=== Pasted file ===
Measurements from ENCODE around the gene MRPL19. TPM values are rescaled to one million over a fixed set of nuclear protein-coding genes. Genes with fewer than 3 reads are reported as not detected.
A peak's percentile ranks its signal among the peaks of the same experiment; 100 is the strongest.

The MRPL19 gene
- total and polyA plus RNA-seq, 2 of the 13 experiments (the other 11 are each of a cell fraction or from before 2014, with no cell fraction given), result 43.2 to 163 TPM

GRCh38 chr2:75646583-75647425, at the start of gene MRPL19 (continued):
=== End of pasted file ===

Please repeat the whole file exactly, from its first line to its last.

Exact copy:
Measurements from ENCODE around the gene MRPL19. TPM values are rescaled to one million over a fixed set of nuclear protein-coding genes. Genes with fewer than 3 reads are reported as not detected.
A peak's percentile ranks its signal among the peaks of the same experiment; 100 is the strongest.

The MRPL19 gene
- total and polyA plus RNA-seq, 2 of the 13 experiments (the other 11 are each of a cell fraction or from before 2014, with no cell fraction given), result 43.2 to 163 TPM

GRCh38 chr2:75646583-75647425, at the start of gene MRPL19 (continued):